By BUUMBA CHIMBULU
A 120 year chart has shown that copper price super cycle is only starting with Zambia and the Democratic Republic of Congo (DRC) not being far behind.
While hedge funds have gone soft on copper, the metal continues to trade within striking distance of all-time highs, according to Neal Brewster, chief economist at the fast-growing metals and chemicals research firm headquartered in London.
Copper is currently trading above US$10,141 per tonne, while the most-traded July copper contract on the Shanghai Futures Exchange fell 1.4 percent to US$11,426.29 a tonne.
At a virtual copper summit recently, Mr Brewster presented a graph that puts copper’s current rally in perspective, a 120-year long perspective.
The chart not only showed some correlation between copper and oil prices and with its broader inflation, but also with nationalisation and privatisation trends for natural resource assets through the decades.
Commenting on the chart, Mining. Com stated that it bears’ most convincing argument that the copper market was already too frothy, was a slowdown in China.
It explained that this was happening as Beijing withdrew post-pandemic stimulus and steers its economy away from breakneck fixed investment-led growth in copper intensive sectors like the electrical grid, housing and transport.
“The Democratic Republic of Congo (DRC) has gone from 96,000 tonnes in 2007 to 1.3 million tonnes last year, and thanks to Ivanhoe and Zijin’s Kamoa-Kakula and Greenfields like Deziwa, will soon overtake China as the no. 3 producer (that is if you don’t consider the DRC a de-facto mining province of China).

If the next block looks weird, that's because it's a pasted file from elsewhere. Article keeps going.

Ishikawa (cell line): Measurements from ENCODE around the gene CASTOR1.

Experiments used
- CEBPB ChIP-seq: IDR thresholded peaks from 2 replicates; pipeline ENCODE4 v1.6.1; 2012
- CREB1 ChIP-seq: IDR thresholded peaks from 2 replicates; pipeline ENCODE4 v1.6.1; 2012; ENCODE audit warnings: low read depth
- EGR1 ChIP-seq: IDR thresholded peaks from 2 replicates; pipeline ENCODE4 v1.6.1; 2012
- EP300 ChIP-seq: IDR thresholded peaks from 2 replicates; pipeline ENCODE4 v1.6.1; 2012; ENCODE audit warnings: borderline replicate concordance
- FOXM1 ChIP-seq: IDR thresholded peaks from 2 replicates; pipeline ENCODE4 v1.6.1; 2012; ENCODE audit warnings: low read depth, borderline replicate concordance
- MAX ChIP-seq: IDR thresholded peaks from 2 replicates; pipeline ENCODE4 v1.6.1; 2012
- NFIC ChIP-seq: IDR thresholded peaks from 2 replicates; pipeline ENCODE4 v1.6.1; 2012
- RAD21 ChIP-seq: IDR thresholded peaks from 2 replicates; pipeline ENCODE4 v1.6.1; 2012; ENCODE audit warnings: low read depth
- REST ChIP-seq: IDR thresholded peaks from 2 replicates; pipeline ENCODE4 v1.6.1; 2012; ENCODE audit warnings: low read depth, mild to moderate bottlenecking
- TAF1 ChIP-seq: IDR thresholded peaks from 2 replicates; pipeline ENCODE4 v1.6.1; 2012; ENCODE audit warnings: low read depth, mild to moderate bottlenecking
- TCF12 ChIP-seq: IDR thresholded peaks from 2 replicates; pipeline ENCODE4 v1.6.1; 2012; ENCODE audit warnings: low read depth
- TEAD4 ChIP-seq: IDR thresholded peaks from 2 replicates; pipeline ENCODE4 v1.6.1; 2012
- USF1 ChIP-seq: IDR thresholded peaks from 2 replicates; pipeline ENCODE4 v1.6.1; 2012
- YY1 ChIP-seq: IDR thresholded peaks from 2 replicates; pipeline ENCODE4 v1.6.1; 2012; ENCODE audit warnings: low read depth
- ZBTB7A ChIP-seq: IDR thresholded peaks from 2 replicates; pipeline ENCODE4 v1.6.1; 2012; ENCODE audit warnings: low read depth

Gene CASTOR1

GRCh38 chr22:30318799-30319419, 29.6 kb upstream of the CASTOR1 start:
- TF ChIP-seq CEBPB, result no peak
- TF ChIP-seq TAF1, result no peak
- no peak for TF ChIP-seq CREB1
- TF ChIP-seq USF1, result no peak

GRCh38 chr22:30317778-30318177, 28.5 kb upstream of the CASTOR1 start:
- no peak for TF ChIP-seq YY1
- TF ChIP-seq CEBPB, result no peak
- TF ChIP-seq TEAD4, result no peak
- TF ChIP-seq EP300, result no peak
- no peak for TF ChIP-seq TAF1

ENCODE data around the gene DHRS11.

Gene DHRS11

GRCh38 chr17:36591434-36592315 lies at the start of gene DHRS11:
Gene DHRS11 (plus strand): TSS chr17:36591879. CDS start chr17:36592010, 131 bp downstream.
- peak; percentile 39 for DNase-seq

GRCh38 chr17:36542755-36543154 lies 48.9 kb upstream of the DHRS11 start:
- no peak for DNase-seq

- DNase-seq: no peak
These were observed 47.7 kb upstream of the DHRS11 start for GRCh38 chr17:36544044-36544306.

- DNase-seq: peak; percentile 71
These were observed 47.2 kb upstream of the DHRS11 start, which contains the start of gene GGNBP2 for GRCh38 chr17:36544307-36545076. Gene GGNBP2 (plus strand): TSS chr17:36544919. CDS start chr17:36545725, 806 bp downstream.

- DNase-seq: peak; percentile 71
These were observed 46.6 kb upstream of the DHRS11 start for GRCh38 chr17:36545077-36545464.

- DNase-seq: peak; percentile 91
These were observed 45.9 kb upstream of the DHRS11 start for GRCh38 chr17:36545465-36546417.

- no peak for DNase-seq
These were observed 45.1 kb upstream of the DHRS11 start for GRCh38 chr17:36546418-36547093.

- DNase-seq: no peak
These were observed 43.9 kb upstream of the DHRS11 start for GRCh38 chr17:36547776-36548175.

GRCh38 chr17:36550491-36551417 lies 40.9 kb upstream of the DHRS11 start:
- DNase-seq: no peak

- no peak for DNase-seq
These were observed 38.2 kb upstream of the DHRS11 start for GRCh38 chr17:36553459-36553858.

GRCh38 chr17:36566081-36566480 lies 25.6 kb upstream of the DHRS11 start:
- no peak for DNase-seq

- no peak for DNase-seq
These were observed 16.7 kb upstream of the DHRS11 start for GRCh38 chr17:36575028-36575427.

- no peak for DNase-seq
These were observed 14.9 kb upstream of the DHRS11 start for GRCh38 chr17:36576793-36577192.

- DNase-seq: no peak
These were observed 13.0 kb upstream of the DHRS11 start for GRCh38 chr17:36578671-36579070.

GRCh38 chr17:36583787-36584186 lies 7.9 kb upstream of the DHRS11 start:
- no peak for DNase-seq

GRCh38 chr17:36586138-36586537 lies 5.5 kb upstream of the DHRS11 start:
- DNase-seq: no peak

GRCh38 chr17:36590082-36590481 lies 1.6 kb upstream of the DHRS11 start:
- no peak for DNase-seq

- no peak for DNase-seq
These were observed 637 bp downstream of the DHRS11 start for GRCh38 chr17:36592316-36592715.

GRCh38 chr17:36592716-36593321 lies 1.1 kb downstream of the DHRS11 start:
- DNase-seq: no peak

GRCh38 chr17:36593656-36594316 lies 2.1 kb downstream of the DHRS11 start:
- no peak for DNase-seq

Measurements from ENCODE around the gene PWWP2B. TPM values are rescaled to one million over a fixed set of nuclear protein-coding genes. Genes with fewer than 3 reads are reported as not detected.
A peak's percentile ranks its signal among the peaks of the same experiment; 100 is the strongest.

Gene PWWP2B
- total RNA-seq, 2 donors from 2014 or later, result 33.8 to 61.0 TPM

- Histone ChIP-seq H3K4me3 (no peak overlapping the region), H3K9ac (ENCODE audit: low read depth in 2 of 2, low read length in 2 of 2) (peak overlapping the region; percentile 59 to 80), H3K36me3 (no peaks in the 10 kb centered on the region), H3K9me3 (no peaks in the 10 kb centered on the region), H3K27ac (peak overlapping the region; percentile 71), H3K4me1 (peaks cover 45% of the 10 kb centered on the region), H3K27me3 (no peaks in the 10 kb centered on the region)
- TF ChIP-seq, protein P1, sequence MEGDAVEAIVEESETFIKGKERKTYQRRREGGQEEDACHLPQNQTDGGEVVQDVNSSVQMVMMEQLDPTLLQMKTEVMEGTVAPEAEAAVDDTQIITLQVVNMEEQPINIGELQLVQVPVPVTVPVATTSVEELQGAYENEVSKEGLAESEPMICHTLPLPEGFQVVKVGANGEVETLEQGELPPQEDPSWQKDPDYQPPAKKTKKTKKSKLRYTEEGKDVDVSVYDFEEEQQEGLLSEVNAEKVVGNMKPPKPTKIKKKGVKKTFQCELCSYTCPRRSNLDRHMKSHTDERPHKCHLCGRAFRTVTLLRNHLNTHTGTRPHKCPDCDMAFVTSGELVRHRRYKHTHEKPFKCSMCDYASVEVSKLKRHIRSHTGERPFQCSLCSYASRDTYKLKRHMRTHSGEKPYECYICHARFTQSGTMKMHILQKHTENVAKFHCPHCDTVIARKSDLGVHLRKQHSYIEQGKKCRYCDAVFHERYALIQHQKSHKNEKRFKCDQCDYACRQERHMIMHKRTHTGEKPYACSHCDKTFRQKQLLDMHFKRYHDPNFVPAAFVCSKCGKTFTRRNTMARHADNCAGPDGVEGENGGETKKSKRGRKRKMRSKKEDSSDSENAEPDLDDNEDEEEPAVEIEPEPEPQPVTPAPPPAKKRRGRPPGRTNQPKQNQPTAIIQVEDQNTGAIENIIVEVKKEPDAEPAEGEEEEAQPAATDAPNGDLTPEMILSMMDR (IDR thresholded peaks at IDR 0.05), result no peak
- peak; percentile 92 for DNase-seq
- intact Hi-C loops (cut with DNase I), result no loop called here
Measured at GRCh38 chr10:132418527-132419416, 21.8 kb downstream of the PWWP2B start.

“Inspired by Indonesia’s success with raw nickel bans, the central African nation reinstated its concentrate export waiver system, creating another choke point in an already tight global supply chain. Zambia cannot be far behind,” it indicated.
Amidst this development, copper prices dipped on Wednesday last week, hit by signs of weakening demand in top consumer China, while a firmer dollar made greenback-priced metals more expensive to holders of other currencies.
According to Mining. Com, copper for delivery in July was down one percent to US$10,153 per tonne on Wednesday afternoon on the Comex market in New York.
“Yangshan copper premium fell to US$30.50 a tonne, its lowest since February 2016, indicating weakening demand for imported metal into China as high copper prices deter downstream consumption,” it stated.